For all my indifference to gardening, I love rhododendrons. Why?
Because I spent a day wandering around the world-famous Rothschild Collection of rhododendrons and azaleas at Exbury Gardens on my honeymoon in a wet June in 1990.
Because the first time that I visited Cumbria in the spring, I realised that there were literally masses of wild rhododendrons, making my favourite place even more special.
Probably because they flourish in the wild, given the correct conditions, and therefore are part of a natural landscape requiring NO MAINTENANCE.
Daughter of Mine groans whenever I say, “Ooh, look at that rhododendron!” because, apparently, I say it all the time. I don’t. Even I know they are not in flower all year round.
Anyway, since visiting Nymans Gardens in Sussex over the Easter weekend and seeing their glorious displays of this beautiful family of plants, I have added ‘plant rhododendrons’ to my ever-growing list of projects.
But I’ve learnt during my research into the species that it’s not all good news for the rhododendron:
‘Its foliage prevents sunlight reaching forest floors and stops other plants, including tree saplings, from growing.’ – A big problem in Scotland apparently, but presumably in the Cumbrian landscape too?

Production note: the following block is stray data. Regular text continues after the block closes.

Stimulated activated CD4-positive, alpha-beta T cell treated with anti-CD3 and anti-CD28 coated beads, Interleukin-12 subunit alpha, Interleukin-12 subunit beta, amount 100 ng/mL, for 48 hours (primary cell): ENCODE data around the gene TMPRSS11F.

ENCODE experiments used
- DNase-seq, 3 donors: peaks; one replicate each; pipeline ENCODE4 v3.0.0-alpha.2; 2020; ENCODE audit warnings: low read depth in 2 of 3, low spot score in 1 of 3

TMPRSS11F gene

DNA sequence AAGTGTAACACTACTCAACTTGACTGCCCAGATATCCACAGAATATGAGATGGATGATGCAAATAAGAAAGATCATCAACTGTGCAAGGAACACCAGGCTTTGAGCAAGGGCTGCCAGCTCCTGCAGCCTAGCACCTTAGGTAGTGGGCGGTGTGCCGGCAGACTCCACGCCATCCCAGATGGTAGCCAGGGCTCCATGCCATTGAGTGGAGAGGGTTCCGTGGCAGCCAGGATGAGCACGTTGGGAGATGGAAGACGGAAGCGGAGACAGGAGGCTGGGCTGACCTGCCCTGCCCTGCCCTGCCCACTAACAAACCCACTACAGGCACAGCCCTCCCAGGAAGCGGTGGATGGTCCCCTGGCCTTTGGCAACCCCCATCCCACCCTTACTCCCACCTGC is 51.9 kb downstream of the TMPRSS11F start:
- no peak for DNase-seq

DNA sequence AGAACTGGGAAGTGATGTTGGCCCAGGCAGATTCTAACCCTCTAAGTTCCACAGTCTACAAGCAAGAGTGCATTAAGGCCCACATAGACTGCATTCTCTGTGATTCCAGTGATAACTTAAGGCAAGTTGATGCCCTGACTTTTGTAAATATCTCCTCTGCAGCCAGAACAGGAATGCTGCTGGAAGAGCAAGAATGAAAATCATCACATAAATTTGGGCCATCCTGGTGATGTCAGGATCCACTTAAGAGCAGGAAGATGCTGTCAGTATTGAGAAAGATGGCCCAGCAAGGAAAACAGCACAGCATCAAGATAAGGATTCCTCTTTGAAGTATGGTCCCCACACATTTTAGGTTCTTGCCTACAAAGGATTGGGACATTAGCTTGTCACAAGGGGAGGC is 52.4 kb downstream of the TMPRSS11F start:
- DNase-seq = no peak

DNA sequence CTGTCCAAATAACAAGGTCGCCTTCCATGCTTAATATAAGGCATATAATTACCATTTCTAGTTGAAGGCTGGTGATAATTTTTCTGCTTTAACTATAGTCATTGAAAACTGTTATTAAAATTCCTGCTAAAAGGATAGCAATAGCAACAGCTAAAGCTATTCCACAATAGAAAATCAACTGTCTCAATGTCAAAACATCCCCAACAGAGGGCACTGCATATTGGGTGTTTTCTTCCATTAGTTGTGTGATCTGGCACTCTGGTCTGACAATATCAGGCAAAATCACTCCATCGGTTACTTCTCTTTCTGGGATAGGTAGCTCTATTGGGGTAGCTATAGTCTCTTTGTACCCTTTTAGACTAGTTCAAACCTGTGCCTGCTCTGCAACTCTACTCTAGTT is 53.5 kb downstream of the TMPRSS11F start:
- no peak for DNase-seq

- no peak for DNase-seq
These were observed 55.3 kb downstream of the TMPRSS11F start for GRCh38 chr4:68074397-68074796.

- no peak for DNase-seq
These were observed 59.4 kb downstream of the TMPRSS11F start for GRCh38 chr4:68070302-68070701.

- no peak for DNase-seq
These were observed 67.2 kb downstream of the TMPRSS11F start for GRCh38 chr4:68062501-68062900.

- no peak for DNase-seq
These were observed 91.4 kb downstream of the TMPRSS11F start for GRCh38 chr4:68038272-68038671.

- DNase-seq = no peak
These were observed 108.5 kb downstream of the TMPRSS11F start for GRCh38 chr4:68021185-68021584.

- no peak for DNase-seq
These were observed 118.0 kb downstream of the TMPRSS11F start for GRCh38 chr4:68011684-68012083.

The leaves, flowers and nectar of some species are poisonous. The domination of the plant in large areas effectively destroys the whole food chain; insects don’t eat it, bird numbers decline because there aren’t any insects to eat, and in turn larger predators such as sparrowhawks are also forced out of their natural habitats by the loss of prey to the area.
Allegedly, humans can get ‘Mad Honey Disease‘ by eating honey made from rhododendron flowers. Not that I plan on becoming a bee keeper, although the disease is short-lived and rarely fatal.
And according to Shepherd’s Blog, sheep have been known to die after eating the plants when other feed is scarce. Thankfully, a common antidote is at hand – a strong cup of tea (or more accurately a stomach tube, drenching gun or dosing bottle of tea). The premise is the tannins in the tea neutralise the poisons.
I just knew a good cuppa cures all.